This is a question that I am frequently asked by my clients in their New Jersey workers’ compensation cases. My response is usually along the lines of “…wish you could, but unfortunately you cannot.” However, the recent case of Davis v. OneBeacon Insurance Group, 09-cv-4179 (D.N.J. June 28, 2010) might just change my response in the right case. The Davis case stands for the proposition that where an employer/workers compensation carrier selects an authorized doctor— and that doctor recommends certain treatment—the carrier cannot refuse to authorize the treatment without also proving that they had a very good reason to do so.
The facts of the Davis case stem from a Motion for Medical and Temporary Disability Benefits that was filed in workers’ compensation court in New Jersey. Davis requested the treatment that his authorized workers’ compensation doctor had recommended, and the carrier repeatedly refused to authorize it. His attorney filed a Motion and the Judge found that the workers’ compensation carrier was obligated to provide the treatment since it was recommended by the doctor that the carrier had chosen.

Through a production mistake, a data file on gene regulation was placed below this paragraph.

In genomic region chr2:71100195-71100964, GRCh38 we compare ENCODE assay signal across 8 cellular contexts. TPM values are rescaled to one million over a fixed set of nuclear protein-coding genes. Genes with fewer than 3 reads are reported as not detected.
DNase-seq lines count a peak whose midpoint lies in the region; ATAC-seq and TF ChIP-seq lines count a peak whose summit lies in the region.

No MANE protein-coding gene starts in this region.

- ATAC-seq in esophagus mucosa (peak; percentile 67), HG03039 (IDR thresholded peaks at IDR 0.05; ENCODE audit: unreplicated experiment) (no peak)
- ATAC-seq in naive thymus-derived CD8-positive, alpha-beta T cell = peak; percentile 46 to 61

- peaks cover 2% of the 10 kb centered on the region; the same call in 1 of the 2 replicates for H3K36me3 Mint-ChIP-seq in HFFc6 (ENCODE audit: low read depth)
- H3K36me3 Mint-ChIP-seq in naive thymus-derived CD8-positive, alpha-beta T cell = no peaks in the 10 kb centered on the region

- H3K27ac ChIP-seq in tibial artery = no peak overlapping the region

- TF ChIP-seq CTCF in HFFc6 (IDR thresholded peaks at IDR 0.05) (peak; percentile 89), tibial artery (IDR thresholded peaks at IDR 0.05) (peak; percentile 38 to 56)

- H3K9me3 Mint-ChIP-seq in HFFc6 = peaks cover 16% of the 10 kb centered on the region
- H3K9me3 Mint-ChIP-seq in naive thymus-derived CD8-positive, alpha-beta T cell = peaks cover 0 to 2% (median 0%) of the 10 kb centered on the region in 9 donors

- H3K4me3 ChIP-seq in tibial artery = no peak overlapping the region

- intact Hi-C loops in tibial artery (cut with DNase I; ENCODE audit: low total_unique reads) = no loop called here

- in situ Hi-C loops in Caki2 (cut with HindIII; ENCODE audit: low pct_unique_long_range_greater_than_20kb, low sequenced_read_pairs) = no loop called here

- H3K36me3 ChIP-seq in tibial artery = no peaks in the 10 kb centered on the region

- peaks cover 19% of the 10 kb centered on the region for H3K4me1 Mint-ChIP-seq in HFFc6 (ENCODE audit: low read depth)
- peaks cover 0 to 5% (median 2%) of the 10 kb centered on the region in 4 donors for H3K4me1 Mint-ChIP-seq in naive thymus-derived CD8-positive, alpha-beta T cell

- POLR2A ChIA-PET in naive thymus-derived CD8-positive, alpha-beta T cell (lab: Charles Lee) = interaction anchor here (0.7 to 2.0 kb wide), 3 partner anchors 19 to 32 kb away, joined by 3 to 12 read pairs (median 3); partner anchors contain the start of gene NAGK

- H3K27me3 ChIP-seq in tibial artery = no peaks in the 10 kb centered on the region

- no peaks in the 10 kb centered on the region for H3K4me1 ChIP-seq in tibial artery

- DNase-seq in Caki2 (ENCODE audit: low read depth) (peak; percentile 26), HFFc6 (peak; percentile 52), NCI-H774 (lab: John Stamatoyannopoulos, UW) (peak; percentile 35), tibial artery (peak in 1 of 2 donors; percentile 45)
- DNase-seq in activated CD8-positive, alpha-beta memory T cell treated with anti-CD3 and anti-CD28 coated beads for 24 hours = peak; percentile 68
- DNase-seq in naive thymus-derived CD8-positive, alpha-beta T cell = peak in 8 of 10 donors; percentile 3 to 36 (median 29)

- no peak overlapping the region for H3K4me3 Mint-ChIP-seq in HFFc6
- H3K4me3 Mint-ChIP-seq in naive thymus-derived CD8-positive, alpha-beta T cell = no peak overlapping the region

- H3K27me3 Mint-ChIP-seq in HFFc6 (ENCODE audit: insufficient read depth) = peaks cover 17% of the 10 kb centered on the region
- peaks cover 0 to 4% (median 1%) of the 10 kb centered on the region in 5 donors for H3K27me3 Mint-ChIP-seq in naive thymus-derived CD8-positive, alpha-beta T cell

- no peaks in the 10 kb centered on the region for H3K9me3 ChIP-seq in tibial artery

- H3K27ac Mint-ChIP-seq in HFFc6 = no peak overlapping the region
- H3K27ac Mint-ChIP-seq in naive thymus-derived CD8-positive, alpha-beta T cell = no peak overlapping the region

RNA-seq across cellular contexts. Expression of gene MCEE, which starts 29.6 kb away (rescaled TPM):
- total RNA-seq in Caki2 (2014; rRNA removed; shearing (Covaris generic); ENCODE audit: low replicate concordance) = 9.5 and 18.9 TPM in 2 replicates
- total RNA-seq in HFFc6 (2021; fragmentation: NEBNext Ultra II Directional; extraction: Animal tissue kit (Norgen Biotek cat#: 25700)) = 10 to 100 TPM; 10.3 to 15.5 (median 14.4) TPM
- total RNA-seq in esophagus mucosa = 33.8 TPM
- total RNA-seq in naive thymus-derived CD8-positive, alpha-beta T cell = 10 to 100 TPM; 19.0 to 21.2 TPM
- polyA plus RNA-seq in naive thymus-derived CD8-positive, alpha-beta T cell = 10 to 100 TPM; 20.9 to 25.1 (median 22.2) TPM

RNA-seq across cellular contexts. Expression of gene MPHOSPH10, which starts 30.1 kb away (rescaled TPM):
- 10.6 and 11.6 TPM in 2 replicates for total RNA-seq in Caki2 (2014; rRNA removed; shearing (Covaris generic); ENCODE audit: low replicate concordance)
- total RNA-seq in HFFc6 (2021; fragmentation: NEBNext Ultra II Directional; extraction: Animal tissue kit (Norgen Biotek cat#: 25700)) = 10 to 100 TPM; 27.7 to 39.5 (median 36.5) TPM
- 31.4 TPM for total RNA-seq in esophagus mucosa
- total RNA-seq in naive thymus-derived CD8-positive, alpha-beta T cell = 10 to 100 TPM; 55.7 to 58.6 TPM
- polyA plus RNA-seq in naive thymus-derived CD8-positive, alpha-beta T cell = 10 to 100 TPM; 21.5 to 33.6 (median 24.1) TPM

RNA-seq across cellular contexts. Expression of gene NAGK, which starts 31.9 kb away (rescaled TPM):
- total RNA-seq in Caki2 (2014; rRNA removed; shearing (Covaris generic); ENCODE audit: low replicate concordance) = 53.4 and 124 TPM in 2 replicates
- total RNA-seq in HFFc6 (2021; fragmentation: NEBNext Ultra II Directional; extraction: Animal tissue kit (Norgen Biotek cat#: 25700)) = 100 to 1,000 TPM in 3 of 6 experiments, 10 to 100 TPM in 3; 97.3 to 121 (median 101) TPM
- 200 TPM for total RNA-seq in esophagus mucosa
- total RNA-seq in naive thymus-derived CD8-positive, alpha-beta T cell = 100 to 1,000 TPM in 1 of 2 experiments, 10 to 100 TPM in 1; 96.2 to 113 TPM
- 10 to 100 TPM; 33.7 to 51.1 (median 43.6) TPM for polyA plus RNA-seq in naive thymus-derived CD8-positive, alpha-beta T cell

Davis then filed a complaint in Superior Court of New Jersey alleging that the workers’ compensation carrier’s actions caused him pain and suffering, mental anguish and emotional distress —all things that are not recoverable in workers’ compensation court. The carrier filed a Motion to dismiss the law suit, and the Judge denied the Motion, allowing the case to move forward. The case is still pending.
Be cautioned that this type of law suit would only be feasible in very limited circumstances; however it is something I would not hesitate to pursue given the right set of facts.